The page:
Half of ‘travel corridor’ countries remain closed to Brits despite government announcement

PUBLISHED: 10:07 06 July 2020 | UPDATED: 10:59 06 July 2020

Grant Shapps at the latest daily press briefing in Downing Street. Photograph: BBC.

Grant Shapps at the latest daily press briefing in Downing Street. Photograph: BBC.

Archant

The government has been accused of ignoring coronavirus restrictions in other countries after it emerged a list of “approved” places Britons could travel to are actually barring foreigners from entering.

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The Department for Trade (DfT) released a “travel corridor” list of 59 locations Britons could travel to without needing to quarantine on return, however only 27 of those are allowing travellers in freely, the Sunday Times reports.

From Friday, English holiday-goers are now able to vacation in countries like Italy, France, Greece, Australia, and New Zealand, among others.

Mediterranean beach in touristic town Alassio on italian Riviera, Italy; GETTY: XANTANAMediterranean beach in touristic town Alassio on italian Riviera, Italy; GETTY: XANTANA

However, a number of destinations on the department’s list are have stringent coronavirus restrictions in place, with some even turning away new arrivals.

Authorities in Cyprus - a popular spot for British sunseekers - is barring anyone from the UK entering. Those seeking to holiday in Australia and New Zealand will need a special exemption visa upon landing, on top of having to self-isolate for a fortnight.

Border officials in other destinations are requiring travellers to undergo health checks at airports, or while others are stopping passengers who cannot prove they have had negative coronavirus test results in the four days leading up to landing.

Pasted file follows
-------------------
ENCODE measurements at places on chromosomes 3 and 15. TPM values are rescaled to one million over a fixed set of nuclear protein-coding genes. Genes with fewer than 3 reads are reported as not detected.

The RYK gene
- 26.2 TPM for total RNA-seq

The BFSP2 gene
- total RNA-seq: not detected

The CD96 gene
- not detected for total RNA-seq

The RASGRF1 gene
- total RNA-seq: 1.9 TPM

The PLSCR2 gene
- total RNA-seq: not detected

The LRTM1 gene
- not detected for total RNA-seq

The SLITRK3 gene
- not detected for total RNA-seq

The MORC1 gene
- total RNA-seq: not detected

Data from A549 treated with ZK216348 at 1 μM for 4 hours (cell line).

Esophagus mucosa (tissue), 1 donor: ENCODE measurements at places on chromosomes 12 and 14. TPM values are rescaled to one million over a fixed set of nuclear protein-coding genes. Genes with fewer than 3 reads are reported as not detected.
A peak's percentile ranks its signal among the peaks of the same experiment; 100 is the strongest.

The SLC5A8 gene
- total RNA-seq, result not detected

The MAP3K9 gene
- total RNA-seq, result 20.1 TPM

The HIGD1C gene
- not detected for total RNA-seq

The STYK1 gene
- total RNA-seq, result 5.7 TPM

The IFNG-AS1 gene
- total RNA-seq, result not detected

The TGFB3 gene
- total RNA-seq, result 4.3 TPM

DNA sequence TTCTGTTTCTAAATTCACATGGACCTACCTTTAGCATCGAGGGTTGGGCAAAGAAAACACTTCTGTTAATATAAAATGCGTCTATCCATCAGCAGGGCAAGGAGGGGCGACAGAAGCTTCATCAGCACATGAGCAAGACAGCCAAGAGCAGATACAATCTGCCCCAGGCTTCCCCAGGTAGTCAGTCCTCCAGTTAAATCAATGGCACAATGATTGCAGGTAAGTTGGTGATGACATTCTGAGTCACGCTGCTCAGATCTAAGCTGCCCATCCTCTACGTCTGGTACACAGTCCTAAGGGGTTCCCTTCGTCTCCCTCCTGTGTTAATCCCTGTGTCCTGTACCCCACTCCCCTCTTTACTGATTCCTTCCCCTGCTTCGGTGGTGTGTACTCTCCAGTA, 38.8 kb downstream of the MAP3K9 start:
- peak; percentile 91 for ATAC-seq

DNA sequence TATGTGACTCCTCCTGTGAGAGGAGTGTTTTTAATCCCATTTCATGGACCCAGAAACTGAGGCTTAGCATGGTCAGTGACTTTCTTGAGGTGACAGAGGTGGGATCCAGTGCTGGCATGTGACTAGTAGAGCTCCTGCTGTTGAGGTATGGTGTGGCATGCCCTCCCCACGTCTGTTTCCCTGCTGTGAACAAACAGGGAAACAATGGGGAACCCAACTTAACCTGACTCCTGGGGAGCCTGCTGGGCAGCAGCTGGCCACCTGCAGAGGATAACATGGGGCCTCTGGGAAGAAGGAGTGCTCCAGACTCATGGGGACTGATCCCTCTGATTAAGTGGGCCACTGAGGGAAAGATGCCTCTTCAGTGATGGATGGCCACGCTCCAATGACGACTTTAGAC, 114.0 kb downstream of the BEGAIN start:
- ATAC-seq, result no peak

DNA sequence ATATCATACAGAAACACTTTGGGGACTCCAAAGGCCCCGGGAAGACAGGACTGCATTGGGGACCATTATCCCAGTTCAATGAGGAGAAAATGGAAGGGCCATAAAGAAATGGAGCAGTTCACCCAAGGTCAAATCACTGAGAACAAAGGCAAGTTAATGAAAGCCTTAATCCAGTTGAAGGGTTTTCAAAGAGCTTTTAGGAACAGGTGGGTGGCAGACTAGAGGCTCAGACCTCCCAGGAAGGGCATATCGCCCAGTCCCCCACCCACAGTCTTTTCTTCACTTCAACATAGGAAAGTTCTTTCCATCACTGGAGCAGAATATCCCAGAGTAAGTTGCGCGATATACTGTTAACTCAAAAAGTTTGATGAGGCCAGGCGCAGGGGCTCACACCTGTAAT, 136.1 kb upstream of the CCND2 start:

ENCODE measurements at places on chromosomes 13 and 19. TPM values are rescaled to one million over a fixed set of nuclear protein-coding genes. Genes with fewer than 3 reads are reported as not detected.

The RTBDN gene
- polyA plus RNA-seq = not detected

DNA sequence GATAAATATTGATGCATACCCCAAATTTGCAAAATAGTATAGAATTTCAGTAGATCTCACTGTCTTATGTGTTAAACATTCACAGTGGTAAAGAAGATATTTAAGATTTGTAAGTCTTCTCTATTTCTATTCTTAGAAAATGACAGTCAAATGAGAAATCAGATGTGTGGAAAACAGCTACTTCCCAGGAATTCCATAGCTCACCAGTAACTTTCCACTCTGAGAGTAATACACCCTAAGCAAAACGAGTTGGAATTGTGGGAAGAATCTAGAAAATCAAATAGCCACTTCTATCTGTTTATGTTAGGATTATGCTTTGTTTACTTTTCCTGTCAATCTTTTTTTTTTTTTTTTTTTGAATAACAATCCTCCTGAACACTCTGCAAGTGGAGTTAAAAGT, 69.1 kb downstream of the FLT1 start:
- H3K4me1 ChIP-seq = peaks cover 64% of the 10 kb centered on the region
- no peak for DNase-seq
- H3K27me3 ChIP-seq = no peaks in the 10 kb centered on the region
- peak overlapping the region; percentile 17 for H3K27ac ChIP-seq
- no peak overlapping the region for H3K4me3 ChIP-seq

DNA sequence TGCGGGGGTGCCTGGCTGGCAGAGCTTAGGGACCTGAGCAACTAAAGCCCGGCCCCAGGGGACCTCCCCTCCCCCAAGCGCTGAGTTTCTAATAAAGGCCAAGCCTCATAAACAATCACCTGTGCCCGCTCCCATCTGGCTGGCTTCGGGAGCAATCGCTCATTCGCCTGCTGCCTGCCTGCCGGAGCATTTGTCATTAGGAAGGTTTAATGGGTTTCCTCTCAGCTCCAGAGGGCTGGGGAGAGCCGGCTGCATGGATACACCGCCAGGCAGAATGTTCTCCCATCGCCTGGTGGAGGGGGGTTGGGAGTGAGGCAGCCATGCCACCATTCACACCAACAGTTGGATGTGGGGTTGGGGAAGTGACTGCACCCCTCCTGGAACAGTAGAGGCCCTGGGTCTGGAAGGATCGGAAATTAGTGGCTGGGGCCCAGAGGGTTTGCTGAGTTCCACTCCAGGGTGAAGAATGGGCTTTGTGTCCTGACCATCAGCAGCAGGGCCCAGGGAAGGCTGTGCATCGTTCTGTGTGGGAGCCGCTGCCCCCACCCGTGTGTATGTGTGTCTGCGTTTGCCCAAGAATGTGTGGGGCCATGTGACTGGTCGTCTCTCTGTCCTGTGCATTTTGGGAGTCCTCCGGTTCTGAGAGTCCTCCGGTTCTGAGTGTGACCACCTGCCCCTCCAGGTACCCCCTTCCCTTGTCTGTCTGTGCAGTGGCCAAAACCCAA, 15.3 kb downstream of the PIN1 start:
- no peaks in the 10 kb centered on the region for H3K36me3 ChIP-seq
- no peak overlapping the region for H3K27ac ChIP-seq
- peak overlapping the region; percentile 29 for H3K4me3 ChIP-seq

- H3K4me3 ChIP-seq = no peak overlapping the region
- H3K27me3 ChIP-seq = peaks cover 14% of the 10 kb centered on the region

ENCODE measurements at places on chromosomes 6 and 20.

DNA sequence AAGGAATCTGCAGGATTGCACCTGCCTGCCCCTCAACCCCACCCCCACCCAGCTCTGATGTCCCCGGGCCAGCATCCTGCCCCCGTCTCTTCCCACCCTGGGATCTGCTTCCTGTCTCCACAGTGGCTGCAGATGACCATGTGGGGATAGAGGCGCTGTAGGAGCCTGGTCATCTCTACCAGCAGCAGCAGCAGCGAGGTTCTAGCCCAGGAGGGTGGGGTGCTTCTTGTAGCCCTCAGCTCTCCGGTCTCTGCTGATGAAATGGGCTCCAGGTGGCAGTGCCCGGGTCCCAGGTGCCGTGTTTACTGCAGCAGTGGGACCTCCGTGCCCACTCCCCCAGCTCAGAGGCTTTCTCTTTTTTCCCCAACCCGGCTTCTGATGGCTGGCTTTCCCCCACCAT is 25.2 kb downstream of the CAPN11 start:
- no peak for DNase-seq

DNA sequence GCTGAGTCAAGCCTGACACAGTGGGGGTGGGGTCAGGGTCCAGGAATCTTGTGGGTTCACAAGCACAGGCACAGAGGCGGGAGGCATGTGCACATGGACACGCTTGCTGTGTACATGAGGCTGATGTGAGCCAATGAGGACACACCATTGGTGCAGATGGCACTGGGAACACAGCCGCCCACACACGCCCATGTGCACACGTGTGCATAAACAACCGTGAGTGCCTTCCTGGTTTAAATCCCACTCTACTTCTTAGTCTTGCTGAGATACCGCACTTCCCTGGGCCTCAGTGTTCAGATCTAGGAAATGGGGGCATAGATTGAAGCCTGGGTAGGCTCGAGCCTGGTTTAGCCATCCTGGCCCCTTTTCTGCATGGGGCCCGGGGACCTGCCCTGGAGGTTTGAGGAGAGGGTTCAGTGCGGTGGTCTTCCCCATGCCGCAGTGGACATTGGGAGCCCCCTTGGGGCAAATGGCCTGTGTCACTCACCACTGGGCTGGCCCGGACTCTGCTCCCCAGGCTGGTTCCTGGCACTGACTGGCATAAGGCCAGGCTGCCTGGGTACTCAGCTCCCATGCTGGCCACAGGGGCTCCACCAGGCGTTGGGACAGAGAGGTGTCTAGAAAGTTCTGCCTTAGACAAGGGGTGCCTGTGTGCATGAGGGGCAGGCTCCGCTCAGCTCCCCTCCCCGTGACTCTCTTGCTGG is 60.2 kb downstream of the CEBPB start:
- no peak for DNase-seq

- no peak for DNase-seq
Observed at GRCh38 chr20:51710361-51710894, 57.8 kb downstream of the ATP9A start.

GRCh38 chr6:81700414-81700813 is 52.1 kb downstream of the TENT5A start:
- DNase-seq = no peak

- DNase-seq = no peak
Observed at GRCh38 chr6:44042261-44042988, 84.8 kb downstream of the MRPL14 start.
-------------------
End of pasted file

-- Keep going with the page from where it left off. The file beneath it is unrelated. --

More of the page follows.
Travel operators have blasted the government’s lack of oversight, saying the new list is at odds with advice set out by the Foreign and Commonwealth Office (FCO).

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Noel Josephides, chair of Sunvil - a tour company specialising in get-aways in Greece and Cyprus said the conflicting advice was “highly confusing” for travellers.

“We have two different sets of advice - it is very odd,” he said. “It’s as though government departments don’t actually speak to each other. All we want is one list.”

Paul Charles, a travel consultant, who led the Quash Quarantine campaign that sought to end a 14-day isolation for new UK entrants, said the conflicting advice was warding off holidaymakers.

“There is utter confusion: the two lists do not tally and consumers are going to be extremely confused. Currently, people have to check both lists, the government website for the entry requirements and also contact the country they want to visit to make sure the information is up to date,” he said.

He added: “Travellers would find it hard to navigate the maze of options... [They] won’t book as it’s so confusing. We have already seen bookings slow down.”

A source from the DfT said the lists focus on different factors. The FCO’s travel advice centres around health care in countries being visited while DfT measures concern the risk of travellers bringing the virus back into the country.

Commenting on what the confusion was doing to the industry, Josephides said: “Each delay of a day is probably costs us a week in bookings. The clients that booked before the pandemic have steadily cancelled or deferred, because of the uncertainty and the on-off messages that we’ve been getting.”

He continued: “The problem is that the government does not understand how the industry works. We can’t just started operating, like turning on a switch.”

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